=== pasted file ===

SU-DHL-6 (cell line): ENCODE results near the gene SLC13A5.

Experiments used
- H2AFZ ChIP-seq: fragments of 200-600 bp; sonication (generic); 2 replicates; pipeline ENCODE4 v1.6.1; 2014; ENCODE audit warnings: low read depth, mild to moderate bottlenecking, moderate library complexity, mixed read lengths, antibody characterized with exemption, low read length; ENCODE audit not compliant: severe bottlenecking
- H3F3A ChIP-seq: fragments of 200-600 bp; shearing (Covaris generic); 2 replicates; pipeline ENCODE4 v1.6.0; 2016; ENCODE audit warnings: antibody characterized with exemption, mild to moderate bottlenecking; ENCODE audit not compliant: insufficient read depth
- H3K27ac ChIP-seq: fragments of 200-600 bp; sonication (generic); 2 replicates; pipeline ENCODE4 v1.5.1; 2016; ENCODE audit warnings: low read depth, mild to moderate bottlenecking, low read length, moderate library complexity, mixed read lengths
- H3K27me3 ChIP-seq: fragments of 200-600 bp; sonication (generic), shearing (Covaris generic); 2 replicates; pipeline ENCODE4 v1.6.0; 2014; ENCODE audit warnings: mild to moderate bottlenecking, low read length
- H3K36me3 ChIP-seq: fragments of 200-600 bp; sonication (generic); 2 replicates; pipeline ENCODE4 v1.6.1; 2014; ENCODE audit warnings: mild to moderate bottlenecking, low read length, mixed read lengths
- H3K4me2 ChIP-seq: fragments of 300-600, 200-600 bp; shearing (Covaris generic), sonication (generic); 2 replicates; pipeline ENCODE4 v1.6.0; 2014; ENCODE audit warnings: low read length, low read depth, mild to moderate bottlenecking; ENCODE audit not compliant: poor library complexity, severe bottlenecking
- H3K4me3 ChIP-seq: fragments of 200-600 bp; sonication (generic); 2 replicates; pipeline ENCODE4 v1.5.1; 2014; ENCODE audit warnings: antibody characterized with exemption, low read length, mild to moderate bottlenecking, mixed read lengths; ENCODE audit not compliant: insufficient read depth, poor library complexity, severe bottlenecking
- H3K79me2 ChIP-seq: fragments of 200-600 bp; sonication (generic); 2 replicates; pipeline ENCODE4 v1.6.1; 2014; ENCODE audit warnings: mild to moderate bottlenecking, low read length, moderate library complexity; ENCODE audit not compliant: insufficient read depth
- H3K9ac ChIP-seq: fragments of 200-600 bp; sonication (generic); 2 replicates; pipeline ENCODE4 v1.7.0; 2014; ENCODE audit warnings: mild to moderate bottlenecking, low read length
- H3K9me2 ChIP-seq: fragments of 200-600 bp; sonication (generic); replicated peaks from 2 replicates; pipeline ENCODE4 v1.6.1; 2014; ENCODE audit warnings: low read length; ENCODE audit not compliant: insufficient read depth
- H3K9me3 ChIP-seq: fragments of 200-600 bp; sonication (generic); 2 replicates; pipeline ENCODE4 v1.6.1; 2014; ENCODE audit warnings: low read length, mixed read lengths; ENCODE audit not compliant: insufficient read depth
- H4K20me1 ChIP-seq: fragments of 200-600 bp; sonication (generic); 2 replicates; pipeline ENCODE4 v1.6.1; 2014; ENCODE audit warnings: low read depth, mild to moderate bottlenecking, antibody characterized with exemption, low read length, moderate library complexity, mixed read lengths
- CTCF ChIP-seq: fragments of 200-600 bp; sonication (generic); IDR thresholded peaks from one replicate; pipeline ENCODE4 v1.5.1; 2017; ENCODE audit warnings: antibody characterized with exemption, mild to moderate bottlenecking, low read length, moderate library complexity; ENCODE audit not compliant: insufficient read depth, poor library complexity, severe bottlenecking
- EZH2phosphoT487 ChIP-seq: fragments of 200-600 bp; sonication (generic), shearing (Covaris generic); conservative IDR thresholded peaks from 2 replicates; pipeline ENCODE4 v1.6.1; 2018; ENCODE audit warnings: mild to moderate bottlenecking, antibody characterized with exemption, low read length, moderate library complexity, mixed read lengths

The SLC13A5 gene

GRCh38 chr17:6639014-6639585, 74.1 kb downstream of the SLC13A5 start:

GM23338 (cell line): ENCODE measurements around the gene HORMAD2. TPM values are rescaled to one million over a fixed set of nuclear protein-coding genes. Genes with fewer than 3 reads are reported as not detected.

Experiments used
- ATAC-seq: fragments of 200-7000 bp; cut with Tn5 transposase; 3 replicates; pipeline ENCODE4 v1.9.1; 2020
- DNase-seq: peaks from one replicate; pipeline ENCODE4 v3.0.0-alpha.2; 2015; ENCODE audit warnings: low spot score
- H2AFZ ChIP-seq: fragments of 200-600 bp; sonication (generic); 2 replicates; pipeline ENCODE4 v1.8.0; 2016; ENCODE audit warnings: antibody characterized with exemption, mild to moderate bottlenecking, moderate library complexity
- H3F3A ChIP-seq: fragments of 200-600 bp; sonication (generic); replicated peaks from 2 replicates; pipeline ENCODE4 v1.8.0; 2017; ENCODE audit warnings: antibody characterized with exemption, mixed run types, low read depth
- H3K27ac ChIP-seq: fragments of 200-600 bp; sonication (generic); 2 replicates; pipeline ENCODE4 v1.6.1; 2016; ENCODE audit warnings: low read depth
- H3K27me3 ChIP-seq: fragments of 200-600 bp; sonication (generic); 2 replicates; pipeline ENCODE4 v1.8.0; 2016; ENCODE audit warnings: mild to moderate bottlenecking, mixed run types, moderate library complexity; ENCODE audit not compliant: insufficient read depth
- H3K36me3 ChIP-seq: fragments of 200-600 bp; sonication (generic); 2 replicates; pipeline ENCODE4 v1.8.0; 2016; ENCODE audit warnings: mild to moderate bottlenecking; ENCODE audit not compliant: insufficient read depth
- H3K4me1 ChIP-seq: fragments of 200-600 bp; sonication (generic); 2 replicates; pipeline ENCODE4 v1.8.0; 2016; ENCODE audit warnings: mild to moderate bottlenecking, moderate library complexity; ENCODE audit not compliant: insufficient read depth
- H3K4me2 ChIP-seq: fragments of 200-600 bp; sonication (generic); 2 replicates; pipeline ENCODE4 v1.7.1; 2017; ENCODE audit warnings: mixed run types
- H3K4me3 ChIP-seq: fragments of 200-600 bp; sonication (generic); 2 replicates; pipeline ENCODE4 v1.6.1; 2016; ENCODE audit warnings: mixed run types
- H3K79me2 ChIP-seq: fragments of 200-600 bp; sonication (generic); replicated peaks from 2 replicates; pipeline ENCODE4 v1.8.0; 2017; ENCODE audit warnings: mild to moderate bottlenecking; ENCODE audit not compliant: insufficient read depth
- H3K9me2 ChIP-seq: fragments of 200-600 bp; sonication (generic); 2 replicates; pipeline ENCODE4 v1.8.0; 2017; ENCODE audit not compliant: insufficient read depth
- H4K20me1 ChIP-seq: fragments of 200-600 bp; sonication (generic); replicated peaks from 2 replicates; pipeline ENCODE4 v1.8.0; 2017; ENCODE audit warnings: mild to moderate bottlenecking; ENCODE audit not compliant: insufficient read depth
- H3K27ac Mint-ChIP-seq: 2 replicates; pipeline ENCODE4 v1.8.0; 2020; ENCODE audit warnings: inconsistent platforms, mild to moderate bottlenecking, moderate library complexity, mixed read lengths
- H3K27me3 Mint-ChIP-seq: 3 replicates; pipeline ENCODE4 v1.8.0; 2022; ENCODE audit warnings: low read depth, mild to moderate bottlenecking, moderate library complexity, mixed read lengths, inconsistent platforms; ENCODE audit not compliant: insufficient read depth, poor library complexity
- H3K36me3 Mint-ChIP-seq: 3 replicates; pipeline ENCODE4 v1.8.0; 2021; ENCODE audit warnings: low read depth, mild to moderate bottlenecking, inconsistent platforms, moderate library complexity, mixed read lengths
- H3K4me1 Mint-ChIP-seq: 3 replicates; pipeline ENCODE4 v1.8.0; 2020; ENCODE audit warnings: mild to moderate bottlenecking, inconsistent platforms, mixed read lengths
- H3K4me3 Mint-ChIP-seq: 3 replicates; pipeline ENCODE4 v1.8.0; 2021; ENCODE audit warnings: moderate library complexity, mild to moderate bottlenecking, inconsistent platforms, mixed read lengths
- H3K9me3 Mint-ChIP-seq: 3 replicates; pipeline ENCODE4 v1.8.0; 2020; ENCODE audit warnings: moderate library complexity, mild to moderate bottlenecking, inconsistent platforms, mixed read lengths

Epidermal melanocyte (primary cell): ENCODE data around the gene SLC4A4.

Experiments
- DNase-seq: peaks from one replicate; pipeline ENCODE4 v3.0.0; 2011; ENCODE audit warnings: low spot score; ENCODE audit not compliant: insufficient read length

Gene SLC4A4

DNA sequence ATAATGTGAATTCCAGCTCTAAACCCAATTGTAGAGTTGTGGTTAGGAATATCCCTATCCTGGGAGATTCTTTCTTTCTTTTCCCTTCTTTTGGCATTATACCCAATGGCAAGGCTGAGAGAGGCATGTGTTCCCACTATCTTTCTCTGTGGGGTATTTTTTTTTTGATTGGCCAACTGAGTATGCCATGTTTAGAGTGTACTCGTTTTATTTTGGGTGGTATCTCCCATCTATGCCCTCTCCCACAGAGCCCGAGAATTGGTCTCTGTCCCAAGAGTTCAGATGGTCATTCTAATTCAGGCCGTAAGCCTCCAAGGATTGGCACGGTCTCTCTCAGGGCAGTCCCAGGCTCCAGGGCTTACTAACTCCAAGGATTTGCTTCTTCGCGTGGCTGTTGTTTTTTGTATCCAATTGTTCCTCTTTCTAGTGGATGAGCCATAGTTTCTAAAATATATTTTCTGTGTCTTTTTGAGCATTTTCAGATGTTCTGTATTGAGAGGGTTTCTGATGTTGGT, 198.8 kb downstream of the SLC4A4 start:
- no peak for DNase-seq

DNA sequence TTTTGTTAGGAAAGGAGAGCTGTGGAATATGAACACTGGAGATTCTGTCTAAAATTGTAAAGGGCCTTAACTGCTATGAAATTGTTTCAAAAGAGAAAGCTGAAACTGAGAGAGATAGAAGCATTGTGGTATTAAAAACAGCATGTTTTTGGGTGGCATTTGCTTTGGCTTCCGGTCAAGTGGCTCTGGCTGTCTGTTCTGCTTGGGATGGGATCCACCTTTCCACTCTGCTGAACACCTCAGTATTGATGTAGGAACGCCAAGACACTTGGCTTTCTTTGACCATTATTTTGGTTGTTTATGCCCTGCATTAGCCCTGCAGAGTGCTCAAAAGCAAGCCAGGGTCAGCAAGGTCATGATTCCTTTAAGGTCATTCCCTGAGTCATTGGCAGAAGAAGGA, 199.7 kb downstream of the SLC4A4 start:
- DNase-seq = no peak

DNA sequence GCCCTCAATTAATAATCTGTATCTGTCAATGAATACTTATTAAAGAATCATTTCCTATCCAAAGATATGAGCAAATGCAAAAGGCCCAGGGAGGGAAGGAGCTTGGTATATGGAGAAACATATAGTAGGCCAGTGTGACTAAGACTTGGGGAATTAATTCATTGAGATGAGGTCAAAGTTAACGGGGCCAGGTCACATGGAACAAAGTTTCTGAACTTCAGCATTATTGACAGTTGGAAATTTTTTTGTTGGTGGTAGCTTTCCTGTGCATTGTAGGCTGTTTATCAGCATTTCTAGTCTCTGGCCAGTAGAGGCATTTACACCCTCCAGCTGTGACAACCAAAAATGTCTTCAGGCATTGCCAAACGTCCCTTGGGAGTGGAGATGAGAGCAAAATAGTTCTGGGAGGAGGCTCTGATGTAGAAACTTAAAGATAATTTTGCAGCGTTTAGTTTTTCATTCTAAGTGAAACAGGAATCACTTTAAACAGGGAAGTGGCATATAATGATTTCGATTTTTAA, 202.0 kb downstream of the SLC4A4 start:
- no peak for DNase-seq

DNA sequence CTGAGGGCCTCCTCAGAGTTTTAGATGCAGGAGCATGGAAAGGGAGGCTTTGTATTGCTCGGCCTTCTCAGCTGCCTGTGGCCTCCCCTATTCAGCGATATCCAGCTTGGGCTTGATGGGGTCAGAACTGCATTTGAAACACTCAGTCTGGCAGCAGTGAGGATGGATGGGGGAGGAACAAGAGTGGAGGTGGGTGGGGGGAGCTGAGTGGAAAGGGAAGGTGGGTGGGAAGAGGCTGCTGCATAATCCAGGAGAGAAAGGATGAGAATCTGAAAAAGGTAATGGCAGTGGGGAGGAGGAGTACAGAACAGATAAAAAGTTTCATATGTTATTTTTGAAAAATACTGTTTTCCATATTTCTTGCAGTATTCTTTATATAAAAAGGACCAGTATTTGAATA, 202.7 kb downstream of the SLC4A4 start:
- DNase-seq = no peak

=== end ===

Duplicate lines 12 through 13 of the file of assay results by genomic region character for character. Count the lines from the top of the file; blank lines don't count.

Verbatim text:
- H3K9me2 ChIP-seq: fragments of 200-600 bp; sonication (generic); replicated peaks from 2 replicates; pipeline ENCODE4 v1.6.1; 2014; ENCODE audit warnings: low read length; ENCODE audit not compliant: insufficient read depth
- H3K9me3 ChIP-seq: fragments of 200-600 bp; sonication (generic); 2 replicates; pipeline ENCODE4 v1.6.1; 2014; ENCODE audit warnings: low read length, mixed read lengths; ENCODE audit not compliant: insufficient read depth